Recapture will occur if the project or a partnership interest is transferred to a federal, state or local government agency or instrumentality, an entity exempted from taxes under section 501(c) of the US tax code, an electric cooperative or an Indian tribe. Such a transfer would bring into play a provision in the stimulus bill that bars cash grants to projects with such persons as investors.The ban only applies if such an investor owns an interest in the project through pass-through entities like partnerships. It does not matter how small an interest such an entity owns or how far up the ownership chain.

Other sales of projects will not trigger recapture, but the buyer must agree to be jointly liable for the recapture liability if it resells the project to a government or tax-exempt entity, Indian tribe or electric coop. For example, where a project is owned originally by company A, but bank B takes the project in a foreclosure asset sale and B later resells the project to a state pension fund, the government can go after both A and B for the recapture liability. This requirement that the buyer must formally agree to exposure only comes into play where the buyer buys assets and not the project company.

The recapture liability will reside at the project company level.The government has no claim against the owners or anyone else who received the proceeds from the cash grant, unless the project is owned by a true partnership, as opposed to a limited liability company, in which case the government would also have a claim against the general partner.

The cash grant vests ratably over five years. Any recapture would be only of the “unvested” grant.Thus, for example, a sale of the project to a tax-exempt entity in year 4 would subject 40% of the cash grant to recapture.

Any recapture liability will not be a tax claim.That means that the government will be an unsecured creditor.The government is not asking for a lien by contract as part of the terms and conditions that companies receiving grants must sign. It will get a lien eventually as a result of any judgment against the project company for the recapture liability, but any such judgment lien will be governed by state law and be subordinate to the liens of secured lenders.

Tax Equity Transactions

There are two federal tax subsidies on renewable energy projects: tax credits and depreciation. Few US developers can use them. Most have bartered the tax benefits in the past to large institutional investors in exchange for capital to build their projects. The tax equity market ground to a halt late last year as the banks, investment banks and insurance companies ran out of tax base to use the tax benefits. The economic stimulus bill last February gave developers the option to receive 30% of the project cost in cash from the US Treasury in exchange for forgoing tax credits on their projects.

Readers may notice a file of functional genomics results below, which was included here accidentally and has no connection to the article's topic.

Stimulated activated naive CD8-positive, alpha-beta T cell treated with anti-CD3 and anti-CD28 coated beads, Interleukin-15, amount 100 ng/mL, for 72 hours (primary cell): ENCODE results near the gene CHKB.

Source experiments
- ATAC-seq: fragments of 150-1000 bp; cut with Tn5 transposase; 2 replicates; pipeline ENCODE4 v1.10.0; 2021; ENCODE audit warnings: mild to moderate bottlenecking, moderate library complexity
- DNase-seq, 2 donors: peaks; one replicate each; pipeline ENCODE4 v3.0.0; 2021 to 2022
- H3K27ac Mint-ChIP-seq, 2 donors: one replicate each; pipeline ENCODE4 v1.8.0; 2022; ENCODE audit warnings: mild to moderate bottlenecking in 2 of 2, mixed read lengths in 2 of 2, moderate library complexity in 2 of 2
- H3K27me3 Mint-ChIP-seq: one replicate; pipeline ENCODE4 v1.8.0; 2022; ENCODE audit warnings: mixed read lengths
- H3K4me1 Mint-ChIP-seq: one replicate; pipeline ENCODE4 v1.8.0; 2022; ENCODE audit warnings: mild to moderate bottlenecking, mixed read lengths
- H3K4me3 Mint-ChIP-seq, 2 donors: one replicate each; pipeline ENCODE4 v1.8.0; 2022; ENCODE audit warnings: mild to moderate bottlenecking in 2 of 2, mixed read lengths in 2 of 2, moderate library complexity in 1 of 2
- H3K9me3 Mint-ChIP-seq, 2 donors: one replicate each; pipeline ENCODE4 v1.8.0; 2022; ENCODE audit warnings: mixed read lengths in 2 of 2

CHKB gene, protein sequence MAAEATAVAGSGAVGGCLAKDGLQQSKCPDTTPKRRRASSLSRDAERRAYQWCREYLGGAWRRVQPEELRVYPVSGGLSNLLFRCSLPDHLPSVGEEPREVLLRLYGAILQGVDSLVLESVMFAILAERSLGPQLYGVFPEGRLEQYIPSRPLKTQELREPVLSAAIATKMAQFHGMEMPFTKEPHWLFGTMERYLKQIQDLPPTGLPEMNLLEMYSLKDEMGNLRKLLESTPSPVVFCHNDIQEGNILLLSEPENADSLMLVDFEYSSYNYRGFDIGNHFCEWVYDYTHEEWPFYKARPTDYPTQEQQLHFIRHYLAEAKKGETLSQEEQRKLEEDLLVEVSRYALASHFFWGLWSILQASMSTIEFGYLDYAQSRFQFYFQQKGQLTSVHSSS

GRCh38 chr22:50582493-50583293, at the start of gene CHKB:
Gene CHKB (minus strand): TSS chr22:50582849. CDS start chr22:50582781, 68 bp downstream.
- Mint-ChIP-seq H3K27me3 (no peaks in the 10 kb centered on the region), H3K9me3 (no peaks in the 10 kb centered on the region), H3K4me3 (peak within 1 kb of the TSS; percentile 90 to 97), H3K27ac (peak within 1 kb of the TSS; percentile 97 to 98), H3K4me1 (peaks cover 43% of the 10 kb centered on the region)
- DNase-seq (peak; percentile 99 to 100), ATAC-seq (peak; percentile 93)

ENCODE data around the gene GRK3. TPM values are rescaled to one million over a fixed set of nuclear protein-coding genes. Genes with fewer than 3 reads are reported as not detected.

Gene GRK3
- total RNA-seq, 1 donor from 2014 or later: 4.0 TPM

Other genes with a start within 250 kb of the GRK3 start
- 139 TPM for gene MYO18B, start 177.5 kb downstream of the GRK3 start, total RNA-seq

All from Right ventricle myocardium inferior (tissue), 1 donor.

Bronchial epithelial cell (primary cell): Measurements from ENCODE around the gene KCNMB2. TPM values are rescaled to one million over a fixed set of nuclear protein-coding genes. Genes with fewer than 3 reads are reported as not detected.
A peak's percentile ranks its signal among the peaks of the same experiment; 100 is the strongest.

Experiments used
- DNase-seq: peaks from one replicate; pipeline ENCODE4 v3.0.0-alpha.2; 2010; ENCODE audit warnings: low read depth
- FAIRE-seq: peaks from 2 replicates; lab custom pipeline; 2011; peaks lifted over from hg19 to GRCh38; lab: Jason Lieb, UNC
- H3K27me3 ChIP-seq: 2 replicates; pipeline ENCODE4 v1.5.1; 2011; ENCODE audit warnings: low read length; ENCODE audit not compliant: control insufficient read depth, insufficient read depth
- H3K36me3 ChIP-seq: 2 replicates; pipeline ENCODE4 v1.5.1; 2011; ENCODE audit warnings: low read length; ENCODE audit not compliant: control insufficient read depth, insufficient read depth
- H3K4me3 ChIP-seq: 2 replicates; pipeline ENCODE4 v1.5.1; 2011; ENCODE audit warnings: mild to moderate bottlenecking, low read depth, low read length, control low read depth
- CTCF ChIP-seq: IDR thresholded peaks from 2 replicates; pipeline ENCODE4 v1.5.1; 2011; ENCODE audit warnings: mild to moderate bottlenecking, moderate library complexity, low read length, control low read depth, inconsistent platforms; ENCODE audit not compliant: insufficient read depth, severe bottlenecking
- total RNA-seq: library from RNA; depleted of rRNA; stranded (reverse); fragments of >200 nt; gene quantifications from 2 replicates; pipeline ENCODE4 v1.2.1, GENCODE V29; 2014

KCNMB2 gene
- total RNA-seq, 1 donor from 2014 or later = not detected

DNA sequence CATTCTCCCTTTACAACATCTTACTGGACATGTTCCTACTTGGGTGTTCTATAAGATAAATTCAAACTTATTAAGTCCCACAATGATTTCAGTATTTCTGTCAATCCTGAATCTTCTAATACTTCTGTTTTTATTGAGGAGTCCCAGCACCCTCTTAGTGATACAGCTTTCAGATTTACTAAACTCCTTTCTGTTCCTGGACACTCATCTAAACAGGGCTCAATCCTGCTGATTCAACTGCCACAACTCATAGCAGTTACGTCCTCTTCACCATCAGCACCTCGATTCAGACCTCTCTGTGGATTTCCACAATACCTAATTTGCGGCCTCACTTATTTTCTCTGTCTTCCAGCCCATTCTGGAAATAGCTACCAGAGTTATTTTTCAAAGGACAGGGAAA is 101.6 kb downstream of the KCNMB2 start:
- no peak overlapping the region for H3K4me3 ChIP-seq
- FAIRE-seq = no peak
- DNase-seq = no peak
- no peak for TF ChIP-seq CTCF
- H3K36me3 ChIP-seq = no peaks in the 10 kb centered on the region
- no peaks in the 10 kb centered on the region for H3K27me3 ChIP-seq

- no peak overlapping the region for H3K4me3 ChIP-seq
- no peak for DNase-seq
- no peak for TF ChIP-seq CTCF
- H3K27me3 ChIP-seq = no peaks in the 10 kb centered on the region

The depreciation can be carried forward for up to 20 years and used eventually to shelter future income from the project.

Many developers are still planning to enter into tax equity transactions to get value for the “stranded”depreciation. There are three structures in use currently: partnership flips, sale-leasebacks and inverted leases. Before the stimulus act, leasing was not an option for financing wind farms, biomass, geothermal and other projects on which production tax credits are claimed on the electricity output. The stimulus opened the door to all three structures for such projects by giving owners of the projects the option to claim an investment tax credit or receive a cash grant from the Treasury that is tied to the project cost in place of production tax credits. A sale-leaseback transaction may be attractive to some developers because it offers full funding for the project. It also lets the lessor claim 100% of the tax depreciation, while it may be difficult to transfer the full depreciation to an investor in a partnership flip transaction.

Close to 50% of the project cost can be raised from a tax equity investor in a partnership flip in the current market, but that counts the 30% Treasury cash grant as part of the 50%. The tax equity investor funds roughly half the project cost at the end of construction.When the cash grant is paid 60 or more days later, the partnership distributes it to the tax equity investor.Thus, something like 19% of the project cost might be raised against the depreciation.

Most tax equity investors have worried that they need to come into the flip partnership before the first turbine or solar array is placed in service. The fear was that a sale of the project or an interest in the project after it goes into service
would trigger recapture of a cash grant.Tax equity investors have been talking about funding before the first in-service date anywhere from 5% to 30% of the total amount they plan to contribute and funding the rest after the project is completed.

The Treasury said there is no recapture.

An investor may still want to invest early in deals where the parties plan to claim a “depreciation bonus.”The bonus is a limited-time offer by the US government to spur new investment in 2009 and 2010 while the economy is weak. Half the cost of new equipment can be deducted immediately. The other half is depreciated normally. The accelerated depreciation is worth roughly 1.9¢ per dollar of capital cost in the typical wind farm or solar project. As a practical matter, the depreciation is available on most renewable energy projects only if placed in service in 2009. Perhaps counter-intuitively, some tax equity investors prefer not to take the bonus.

A tax equity investor cannot ordinarily share in the full bonus unless he is a partner before the assets on which the bonus will be claimed go into service. If he comes in later in the same year, then the bonus that year is split between the developer and the partnership in the ratio of the number of months each held the asset  during the year, starting with the month the asset went into service.

There is an exception where the investor comes into an existing partnership in a manner that causes the partnership to terminate for tax purposes. In that case, the full bonus can be claimed by persons who are partners after the termination.